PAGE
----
Online security more important ever as hackers run amok

PUBLISHED : Saturday, 09 August, 2014, 4:08am
UPDATED : Saturday, 09 August, 2014, 6:56am

A break-in at a home is quickly noticed. We do not so easily, if at all, realise that our online identity or internet banking password has been stolen. The biggest such breach yet, uncovered by an American internet security firm, reveals that perhaps one-third of the world's internet users have had personal data snatched without their knowledge. It's a surprising discovery, as much for the scale of the crime as for highlighting how vulnerable the internet is to basic attacks.

The hoard of 1.2 billion user names and passwords and at least 500 million email addresses was traced to Russia. There, a gang had been selling the data to other online criminals after farming it from computers infected with and controlled by viruses. This is a simple and well-known way of illicitly snatching online information. The ingenuity and ever-evolving nature of the internet means that no website can ever be guaranteed hacker-proof, but the most basic advice on internet security is obviously still being ignored.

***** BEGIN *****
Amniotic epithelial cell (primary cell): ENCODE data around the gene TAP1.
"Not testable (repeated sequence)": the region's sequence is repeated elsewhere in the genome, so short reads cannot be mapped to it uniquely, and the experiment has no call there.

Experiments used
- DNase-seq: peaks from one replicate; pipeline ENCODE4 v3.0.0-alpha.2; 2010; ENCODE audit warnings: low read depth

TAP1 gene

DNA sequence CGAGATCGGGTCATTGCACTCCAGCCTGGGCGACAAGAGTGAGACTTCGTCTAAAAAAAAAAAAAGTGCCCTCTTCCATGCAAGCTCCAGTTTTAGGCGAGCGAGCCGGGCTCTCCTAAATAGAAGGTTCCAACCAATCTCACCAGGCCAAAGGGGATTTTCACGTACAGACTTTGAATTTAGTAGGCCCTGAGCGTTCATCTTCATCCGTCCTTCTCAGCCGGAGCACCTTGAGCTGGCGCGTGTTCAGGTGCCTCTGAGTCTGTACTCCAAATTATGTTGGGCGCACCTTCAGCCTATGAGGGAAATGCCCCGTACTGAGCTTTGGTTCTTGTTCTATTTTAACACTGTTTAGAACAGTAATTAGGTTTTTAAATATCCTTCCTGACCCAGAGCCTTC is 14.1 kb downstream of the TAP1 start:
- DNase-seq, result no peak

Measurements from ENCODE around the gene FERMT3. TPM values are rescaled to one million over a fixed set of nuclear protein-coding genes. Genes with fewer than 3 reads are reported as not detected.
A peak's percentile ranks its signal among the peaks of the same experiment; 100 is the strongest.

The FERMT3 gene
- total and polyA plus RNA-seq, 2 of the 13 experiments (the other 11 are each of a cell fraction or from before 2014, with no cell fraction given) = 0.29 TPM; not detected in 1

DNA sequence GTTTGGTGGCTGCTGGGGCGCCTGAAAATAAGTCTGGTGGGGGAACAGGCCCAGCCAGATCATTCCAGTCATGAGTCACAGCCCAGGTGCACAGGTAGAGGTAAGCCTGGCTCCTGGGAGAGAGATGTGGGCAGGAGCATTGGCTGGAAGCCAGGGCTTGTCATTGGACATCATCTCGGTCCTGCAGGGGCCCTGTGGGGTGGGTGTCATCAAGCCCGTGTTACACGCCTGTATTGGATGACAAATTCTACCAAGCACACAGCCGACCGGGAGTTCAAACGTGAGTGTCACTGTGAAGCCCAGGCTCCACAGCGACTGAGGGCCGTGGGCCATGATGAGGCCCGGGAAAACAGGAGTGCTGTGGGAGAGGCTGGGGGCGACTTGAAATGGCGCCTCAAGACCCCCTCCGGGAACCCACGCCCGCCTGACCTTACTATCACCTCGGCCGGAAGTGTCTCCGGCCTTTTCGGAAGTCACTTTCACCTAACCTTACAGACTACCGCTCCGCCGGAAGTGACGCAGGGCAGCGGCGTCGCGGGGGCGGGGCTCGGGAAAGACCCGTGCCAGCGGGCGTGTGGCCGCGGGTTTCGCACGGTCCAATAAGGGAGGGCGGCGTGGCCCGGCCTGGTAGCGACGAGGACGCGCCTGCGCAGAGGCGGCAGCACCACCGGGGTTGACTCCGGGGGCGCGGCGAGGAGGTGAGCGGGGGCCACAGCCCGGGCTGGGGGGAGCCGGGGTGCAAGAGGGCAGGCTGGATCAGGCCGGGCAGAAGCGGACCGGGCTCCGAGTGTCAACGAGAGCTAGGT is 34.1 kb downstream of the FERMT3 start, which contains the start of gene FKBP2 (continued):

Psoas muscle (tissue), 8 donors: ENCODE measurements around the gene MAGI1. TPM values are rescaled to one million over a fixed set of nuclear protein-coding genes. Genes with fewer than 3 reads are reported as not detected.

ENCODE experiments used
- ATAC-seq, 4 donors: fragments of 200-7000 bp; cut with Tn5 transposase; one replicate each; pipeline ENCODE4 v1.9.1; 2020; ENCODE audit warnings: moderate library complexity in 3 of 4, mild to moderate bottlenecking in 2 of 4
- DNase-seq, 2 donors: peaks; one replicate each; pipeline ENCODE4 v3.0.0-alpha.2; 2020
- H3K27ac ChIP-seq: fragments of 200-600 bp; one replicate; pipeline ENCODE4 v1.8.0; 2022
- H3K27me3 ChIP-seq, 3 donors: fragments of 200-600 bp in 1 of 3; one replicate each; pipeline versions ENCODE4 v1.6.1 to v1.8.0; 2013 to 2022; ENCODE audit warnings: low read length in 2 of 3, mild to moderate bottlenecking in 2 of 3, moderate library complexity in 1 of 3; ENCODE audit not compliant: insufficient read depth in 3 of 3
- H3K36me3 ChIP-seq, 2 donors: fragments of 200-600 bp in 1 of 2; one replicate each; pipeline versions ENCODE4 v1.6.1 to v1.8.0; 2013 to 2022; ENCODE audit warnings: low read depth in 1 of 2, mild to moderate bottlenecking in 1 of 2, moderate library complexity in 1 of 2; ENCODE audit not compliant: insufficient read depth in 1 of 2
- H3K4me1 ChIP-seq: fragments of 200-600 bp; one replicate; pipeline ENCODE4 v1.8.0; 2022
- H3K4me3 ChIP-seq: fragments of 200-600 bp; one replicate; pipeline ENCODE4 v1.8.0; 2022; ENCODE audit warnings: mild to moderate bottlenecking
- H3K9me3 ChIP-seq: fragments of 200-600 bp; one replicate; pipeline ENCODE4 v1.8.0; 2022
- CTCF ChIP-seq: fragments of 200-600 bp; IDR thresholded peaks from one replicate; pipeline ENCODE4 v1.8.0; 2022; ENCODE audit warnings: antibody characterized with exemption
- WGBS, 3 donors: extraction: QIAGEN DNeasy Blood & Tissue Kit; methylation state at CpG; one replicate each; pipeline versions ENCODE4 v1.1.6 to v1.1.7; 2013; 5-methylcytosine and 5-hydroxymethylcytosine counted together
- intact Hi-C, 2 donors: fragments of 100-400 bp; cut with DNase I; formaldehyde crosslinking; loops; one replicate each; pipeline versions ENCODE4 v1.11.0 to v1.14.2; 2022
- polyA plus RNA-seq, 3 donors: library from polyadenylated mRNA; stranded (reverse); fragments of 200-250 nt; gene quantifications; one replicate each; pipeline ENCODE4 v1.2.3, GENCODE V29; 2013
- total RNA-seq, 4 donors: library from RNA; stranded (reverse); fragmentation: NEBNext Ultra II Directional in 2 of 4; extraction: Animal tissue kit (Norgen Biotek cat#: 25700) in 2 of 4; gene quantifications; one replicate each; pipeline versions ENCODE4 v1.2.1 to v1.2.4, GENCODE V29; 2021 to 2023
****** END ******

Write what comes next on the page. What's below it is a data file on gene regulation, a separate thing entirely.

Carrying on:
We have often heard what to do to protect our personal information: regularly change passwords; use different ones for each site; make sure that they are a combination of upper and lower case letters, numbers and special characters; and store them with password managing software. The most important sites we visit should have two-factor authentication and transaction records should be frequently checked and suspicious activity reported. Computers should be protected with updated security software.

With so much of our personal lives online and the internet ever more important for banking, shopping and doing business, we should treat the most important websites we visit like our homes. Special attention has to be paid to email accounts, which are in effect the front door to our online lives; access to them has to be carefully guarded. Firms and banks that find security has been compromised should promptly alert customers. The biggest-ever theft of data has to be a wake-up call for the world to get serious about online security.